The consequence for their sin is a curse. It is not a spell or a fairy tale curse that can be broken by a kiss or a quest. It isn’t limited to a person or place. It is pervasive, touching every person everywhere for every moment of all time. The curse taints every aspect of life: relational, physical, spiritual, emotional, intellectual.
This means that every thought we have, every discovery we make, every advancement in society, every invention – they’re all flawed. They’re all incomplete. And it means that our view of ourselves is broken too.
We too want to be like Adam and Eve. We want knowledge like God. We want to be the god of our own lives, and we often don’t even realize these sinful impulses. One of the major effects of the fall and the curse is blindness. We simply cannot see what is true and real as true and real. We love things we shouldn’t, believe things we shouldn’t, and are skeptical of things that are true and good.
When we consider God’s perfect holiness, the curse becomes that much bleaker. Before we were limited in our understanding of God by being finite. Now we are sinful, blind, self-worshiping, and finite. We are further removed, in our natures, from true understanding of God than ever.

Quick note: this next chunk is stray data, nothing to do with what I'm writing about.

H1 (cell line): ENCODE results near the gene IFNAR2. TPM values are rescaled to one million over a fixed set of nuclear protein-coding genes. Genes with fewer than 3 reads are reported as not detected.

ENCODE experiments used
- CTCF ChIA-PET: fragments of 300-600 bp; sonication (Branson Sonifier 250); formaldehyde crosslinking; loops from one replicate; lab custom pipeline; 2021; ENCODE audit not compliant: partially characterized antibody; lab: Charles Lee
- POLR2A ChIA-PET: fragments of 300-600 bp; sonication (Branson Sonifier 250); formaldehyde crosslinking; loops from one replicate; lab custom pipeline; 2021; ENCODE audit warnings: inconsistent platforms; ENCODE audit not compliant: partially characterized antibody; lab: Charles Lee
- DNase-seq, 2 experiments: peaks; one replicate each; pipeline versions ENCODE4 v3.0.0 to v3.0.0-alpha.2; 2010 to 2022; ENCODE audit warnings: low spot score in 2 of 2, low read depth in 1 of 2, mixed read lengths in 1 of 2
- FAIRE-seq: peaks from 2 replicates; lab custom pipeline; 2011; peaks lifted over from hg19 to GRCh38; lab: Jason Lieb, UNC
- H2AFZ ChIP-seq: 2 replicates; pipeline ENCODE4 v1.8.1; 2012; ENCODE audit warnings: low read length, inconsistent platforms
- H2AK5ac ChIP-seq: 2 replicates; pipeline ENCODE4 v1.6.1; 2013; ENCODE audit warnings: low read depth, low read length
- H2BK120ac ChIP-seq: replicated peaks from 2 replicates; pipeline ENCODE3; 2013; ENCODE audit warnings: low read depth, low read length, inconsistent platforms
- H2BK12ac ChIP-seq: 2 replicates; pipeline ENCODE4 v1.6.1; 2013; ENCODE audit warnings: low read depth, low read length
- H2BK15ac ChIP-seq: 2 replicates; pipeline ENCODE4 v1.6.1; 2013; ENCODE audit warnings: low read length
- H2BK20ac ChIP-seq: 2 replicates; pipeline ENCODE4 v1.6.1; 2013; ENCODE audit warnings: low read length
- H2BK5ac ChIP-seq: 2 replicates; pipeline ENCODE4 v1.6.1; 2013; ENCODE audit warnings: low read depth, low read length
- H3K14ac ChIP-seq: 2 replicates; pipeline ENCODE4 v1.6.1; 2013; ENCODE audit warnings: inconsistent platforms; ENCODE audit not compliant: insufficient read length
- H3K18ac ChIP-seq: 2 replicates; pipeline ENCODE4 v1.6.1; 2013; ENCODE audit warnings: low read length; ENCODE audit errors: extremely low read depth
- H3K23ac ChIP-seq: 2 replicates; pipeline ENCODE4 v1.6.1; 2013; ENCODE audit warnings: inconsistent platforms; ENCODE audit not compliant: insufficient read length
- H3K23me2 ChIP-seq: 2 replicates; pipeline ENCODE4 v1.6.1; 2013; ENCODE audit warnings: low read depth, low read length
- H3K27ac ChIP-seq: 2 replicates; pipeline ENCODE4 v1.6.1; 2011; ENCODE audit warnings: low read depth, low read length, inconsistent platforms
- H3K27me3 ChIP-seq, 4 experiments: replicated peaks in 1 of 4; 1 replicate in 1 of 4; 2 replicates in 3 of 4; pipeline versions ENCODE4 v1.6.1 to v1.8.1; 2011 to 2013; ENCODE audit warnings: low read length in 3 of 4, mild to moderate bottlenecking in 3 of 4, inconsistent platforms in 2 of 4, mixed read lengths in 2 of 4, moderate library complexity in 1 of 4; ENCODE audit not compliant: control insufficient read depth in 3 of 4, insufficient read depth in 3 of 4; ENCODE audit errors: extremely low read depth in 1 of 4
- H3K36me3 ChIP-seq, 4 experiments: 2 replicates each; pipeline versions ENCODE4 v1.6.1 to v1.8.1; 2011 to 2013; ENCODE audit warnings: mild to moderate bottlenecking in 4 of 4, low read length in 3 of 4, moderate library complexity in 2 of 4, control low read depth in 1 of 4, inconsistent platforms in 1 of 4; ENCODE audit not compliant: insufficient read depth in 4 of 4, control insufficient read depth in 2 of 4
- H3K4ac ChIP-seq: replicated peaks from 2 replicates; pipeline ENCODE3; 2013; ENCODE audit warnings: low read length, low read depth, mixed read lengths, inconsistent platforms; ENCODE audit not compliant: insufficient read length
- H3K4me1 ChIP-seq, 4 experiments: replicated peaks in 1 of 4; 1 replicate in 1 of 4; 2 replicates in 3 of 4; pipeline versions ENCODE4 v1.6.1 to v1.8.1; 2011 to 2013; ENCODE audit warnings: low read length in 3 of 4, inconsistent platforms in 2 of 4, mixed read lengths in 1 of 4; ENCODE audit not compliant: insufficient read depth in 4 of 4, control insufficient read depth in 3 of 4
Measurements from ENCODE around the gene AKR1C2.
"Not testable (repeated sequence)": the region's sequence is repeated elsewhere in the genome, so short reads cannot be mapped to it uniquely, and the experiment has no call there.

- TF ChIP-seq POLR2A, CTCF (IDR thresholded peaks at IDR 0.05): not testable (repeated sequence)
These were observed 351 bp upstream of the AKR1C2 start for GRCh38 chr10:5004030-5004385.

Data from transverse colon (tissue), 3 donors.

We’ve seen two significant realities that shape how we see and understand God. First, God is infinite and we are finite. Second, God is perfect, and we are sinful. It seems obvious, then, that we would struggle to understand God. With our limitations and weaknesses and His infinity and holiness we are bound to reach the borders of our understanding. We simply do not have the capacity to fully understand an infinite God.
Where Doubt Comes From